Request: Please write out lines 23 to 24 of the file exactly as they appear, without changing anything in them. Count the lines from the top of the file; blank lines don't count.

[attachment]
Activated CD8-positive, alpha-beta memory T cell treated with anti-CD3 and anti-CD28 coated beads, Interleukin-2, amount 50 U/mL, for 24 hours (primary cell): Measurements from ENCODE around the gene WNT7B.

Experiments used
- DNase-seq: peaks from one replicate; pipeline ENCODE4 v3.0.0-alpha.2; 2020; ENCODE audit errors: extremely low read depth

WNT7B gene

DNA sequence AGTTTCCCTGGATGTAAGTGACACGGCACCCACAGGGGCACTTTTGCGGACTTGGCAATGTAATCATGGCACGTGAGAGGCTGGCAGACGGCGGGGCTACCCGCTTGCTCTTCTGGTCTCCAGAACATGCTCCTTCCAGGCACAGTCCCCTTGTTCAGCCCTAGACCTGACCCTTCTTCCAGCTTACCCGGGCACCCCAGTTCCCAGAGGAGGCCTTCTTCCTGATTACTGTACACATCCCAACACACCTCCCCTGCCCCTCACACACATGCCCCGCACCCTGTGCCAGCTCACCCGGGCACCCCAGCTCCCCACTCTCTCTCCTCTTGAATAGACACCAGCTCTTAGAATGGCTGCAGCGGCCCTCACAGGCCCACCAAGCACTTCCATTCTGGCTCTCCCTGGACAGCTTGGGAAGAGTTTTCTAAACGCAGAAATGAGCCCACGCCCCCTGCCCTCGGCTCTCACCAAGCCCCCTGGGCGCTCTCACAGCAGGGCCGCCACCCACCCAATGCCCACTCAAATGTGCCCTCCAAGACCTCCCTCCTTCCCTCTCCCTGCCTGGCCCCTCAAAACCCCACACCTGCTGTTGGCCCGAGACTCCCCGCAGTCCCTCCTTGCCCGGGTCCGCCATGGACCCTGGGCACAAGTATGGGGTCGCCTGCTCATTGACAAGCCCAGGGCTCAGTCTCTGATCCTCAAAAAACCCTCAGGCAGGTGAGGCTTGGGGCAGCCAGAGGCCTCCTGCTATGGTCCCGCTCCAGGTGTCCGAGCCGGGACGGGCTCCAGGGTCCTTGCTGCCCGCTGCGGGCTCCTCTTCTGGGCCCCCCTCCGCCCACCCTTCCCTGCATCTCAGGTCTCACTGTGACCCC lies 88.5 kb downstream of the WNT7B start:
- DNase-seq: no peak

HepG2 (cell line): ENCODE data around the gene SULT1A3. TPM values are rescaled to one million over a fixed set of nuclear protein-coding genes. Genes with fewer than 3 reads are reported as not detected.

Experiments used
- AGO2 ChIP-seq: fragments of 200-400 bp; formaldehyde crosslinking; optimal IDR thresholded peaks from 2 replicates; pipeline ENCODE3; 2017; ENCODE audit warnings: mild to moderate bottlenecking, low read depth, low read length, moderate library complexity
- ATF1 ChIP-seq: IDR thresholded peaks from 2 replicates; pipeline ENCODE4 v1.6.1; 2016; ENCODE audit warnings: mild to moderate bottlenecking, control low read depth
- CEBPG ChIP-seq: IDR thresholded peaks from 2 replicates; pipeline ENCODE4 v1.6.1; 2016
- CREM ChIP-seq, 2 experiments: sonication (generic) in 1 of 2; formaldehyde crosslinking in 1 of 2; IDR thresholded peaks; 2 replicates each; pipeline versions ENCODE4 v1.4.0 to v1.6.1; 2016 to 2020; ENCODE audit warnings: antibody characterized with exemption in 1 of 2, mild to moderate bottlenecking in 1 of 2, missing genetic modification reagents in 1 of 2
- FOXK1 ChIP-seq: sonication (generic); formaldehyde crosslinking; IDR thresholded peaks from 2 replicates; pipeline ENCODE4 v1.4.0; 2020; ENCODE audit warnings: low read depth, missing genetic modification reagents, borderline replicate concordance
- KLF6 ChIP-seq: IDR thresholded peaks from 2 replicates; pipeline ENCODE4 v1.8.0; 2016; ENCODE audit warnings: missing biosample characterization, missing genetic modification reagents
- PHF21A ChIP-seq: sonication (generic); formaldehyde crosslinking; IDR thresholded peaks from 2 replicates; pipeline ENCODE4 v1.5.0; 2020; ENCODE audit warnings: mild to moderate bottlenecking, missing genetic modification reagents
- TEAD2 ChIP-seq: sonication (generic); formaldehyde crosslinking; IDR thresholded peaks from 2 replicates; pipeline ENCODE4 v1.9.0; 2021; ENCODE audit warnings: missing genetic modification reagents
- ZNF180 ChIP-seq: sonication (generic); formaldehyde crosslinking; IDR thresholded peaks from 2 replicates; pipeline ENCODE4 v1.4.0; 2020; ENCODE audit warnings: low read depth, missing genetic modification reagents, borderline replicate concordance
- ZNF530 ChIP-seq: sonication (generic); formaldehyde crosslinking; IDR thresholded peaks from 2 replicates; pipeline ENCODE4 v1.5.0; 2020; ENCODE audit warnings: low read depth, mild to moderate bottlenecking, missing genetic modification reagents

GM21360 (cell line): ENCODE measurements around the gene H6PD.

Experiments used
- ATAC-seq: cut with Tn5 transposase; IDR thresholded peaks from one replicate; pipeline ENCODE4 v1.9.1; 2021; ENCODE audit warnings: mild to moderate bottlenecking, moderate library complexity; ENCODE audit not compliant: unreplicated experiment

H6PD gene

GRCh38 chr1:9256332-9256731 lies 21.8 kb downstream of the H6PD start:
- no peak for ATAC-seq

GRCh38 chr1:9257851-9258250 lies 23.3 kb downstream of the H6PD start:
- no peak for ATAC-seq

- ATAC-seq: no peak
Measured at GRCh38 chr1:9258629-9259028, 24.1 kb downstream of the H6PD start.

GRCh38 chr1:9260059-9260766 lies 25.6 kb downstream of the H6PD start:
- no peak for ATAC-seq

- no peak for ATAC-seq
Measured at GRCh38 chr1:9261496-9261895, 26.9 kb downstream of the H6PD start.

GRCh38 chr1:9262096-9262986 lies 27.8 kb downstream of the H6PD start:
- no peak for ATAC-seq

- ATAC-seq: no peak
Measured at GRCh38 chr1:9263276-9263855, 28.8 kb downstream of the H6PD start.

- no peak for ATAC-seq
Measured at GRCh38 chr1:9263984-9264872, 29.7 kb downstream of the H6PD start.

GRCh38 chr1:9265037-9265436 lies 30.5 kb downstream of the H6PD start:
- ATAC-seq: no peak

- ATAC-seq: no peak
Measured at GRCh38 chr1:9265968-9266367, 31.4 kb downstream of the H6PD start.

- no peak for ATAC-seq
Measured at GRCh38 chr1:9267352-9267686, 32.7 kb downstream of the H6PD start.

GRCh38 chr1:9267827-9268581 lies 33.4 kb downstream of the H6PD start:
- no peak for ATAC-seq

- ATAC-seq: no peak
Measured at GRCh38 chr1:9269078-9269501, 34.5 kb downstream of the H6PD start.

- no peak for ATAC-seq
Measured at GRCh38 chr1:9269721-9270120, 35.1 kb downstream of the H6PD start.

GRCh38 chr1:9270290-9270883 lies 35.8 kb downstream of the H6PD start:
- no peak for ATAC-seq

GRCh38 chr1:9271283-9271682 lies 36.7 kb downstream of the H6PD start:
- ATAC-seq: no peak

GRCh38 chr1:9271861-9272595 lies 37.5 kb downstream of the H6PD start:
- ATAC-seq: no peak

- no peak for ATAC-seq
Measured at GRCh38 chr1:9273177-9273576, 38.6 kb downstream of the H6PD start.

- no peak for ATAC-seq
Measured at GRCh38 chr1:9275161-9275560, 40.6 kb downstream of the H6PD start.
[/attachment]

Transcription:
GRCh38 chr1:9256332-9256731 lies 21.8 kb downstream of the H6PD start:
- no peak for ATAC-seq